Nigeria is a major importer and consumer of chemicals, which are extensively used in industrial processes, manufacturing, power generation, agriculture and health sectors.
In rising up to the challenge of providing its citizens with a quality environment fit for the well-being of the general population, Nigeria signed and ratified various multilateral environmental agreements related to sound management of chemicals and waste, including the Basel, Rotterdam, Stockholm, Minamata and Vienna conventions.
Nigeria also endorsed voluntary global initiatives, such as the Globally Harmonized System of Classification and Labelling of Chemicals and the Strategic Approach to International Chemicals Management. The Federal Ministry of Environment, as the national focal point for these multilateral environmental agreements, employs a multi-stakeholder approach in their national implementation.
Nigeria has made compelling progress in the national chemicals management agenda for minimizing the risks of chemicals and waste on human health and the environment through initiatives and programmes in line with its national development plans and the Sustainable Development Goals.
The country developed a national profile to assess its chemicals management infrastructure in 1999 which was updated with a Nano safety chapter in 2012, and a national policy on chemicals management in 2010, while a memorandum of understanding for integrated national programme on sound management of chemicals was endorsed by national stakeholders, and integrated in Nigeria’s chemicals management plan. This enables the identification of key priorities, timelines and responsibilities to the implementing stakeholders for the future.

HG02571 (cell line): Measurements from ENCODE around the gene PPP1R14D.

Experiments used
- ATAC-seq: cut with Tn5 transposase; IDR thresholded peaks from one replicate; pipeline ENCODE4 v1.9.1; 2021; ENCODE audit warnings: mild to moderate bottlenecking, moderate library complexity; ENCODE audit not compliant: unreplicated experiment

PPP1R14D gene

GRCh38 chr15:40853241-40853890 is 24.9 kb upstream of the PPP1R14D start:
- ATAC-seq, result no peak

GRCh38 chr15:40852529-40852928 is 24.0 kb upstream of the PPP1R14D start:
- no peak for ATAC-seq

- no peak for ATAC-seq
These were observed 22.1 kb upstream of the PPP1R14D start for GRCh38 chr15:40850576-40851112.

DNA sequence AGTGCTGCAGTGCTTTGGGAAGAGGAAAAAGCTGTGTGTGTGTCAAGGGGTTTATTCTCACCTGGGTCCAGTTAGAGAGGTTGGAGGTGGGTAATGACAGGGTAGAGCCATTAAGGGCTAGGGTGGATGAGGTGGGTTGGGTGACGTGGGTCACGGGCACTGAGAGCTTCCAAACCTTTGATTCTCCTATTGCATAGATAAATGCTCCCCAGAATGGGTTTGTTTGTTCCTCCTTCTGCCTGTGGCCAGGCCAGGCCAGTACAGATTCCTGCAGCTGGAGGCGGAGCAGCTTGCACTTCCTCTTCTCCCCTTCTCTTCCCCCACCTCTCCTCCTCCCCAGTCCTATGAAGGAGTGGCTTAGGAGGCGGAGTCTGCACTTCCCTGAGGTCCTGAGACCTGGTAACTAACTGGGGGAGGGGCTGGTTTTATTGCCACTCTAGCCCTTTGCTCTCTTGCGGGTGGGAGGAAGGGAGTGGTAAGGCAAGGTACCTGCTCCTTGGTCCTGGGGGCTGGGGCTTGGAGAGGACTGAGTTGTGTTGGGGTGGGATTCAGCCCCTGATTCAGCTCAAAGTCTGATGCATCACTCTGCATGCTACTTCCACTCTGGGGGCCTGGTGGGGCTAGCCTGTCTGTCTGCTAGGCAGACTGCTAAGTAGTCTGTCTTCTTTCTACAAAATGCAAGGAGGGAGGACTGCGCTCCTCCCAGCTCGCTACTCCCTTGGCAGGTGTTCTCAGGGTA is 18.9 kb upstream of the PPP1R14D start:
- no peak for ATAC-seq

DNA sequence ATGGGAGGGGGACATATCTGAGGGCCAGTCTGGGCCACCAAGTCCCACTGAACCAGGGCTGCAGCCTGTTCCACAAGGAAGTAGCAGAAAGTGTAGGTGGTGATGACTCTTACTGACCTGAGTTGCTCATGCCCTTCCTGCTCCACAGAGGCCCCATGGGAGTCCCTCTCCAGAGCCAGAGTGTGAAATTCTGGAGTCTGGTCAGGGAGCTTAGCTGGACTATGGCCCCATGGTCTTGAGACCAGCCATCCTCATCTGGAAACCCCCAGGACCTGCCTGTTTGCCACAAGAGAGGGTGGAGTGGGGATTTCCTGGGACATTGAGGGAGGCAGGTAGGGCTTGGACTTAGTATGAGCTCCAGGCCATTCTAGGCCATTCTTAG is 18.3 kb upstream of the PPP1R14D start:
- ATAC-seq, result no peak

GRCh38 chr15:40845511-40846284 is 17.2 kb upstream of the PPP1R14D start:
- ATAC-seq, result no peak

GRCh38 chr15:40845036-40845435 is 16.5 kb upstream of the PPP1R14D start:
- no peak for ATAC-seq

However, these efforts have not eliminated some of the main challenges relating to sound management of chemicals and waste in Nigeria such as inadequate regulatory infrastructure and sustainable financial mechanism; illegal traffic and trade in hazardous chemicals and waste; informal sector involvement in mining and crude oil processing activities; trading in chemicals and hazardous waste processing; and inadequate sensitization of the population. The industrial, petroleum, mining, agricultural and waste management activities are the main sources of concern regarding environmental hazards.
The project “Strengthening of the legal and institutional Infrastructures for sound management of chemicals in Nigeria” under the Chemicals and Waste Management Programme will consolidate the existing national initiatives and arrangements to strengthen national coordination and enhance the sound management of chemicals and waste.
The project under the Chemicals and Waste Management Programme seeks to raise awareness about chemicals and wastes management into the national Sustainable Development Goals agenda. Relevant government stakeholders will receive training, through the development of e-learning courses, and provide other guidance needed.
Because Nigeria has already set up various institutions and mechanisms, the project provides a vast window of opportunity. By the time the project is completed in 2022, it is expected that the country will have established a more coherent strategy for the sound management of chemicals and waste, in line with the Sustainable Development Goals and its national development plans.